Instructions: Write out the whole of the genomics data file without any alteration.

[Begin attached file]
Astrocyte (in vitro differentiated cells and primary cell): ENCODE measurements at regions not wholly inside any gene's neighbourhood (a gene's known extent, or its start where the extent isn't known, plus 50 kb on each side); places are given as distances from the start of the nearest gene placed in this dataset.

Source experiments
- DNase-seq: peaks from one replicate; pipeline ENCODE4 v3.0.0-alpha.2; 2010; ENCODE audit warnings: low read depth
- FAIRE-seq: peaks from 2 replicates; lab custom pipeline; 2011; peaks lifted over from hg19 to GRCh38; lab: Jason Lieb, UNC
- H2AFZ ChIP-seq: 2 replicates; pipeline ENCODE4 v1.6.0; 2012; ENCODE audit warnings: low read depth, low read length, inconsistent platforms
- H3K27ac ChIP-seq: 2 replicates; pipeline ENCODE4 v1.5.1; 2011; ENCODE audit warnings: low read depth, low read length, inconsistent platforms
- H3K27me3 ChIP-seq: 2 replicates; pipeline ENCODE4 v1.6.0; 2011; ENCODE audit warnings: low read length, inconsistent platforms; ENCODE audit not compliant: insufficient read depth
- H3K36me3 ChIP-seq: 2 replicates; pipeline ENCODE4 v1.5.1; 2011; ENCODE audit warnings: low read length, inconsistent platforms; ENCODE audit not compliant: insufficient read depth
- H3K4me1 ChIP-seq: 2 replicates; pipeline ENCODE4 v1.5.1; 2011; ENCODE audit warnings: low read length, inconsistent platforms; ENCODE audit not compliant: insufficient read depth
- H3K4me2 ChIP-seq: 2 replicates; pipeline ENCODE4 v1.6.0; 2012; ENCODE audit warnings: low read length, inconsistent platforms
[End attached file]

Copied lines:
Astrocyte (in vitro differentiated cells and primary cell): ENCODE measurements at regions not wholly inside any gene's neighbourhood (a gene's known extent, or its start where the extent isn't known, plus 50 kb on each side); places are given as distances from the start of the nearest gene placed in this dataset.

Source experiments
- DNase-seq: peaks from one replicate; pipeline ENCODE4 v3.0.0-alpha.2; 2010; ENCODE audit warnings: low read depth
- FAIRE-seq: peaks from 2 replicates; lab custom pipeline; 2011; peaks lifted over from hg19 to GRCh38; lab: Jason Lieb, UNC
- H2AFZ ChIP-seq: 2 replicates; pipeline ENCODE4 v1.6.0; 2012; ENCODE audit warnings: low read depth, low read length, inconsistent platforms
- H3K27ac ChIP-seq: 2 replicates; pipeline ENCODE4 v1.5.1; 2011; ENCODE audit warnings: low read depth, low read length, inconsistent platforms
- H3K27me3 ChIP-seq: 2 replicates; pipeline ENCODE4 v1.6.0; 2011; ENCODE audit warnings: low read length, inconsistent platforms; ENCODE audit not compliant: insufficient read depth
- H3K36me3 ChIP-seq: 2 replicates; pipeline ENCODE4 v1.5.1; 2011; ENCODE audit warnings: low read length, inconsistent platforms; ENCODE audit not compliant: insufficient read depth
- H3K4me1 ChIP-seq: 2 replicates; pipeline ENCODE4 v1.5.1; 2011; ENCODE audit warnings: low read length, inconsistent platforms; ENCODE audit not compliant: insufficient read depth
- H3K4me2 ChIP-seq: 2 replicates; pipeline ENCODE4 v1.6.0; 2012; ENCODE audit warnings: low read length, inconsistent platforms